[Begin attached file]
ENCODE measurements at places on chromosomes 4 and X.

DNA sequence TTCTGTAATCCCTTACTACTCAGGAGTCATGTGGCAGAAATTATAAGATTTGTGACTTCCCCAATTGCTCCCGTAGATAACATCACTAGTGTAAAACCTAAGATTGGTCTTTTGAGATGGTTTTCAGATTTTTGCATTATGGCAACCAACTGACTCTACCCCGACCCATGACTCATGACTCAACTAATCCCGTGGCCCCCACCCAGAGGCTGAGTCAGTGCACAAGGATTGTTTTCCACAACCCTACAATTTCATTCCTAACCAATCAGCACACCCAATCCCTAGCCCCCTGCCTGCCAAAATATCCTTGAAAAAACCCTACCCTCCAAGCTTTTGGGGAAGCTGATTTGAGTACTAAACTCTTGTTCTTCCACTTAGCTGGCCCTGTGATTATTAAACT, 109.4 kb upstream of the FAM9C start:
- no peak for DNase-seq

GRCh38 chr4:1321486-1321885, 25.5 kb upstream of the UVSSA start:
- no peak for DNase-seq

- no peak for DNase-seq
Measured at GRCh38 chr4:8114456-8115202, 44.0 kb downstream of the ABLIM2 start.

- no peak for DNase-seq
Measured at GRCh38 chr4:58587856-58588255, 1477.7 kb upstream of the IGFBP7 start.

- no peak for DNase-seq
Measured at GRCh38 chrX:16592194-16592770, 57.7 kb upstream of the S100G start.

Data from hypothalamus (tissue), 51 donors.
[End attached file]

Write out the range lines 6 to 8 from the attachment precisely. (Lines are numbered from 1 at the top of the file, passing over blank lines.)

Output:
- no peak for DNase-seq
Measured at GRCh38 chr4:8114456-8115202, 44.0 kb downstream of the ABLIM2 start.

- no peak for DNase-seq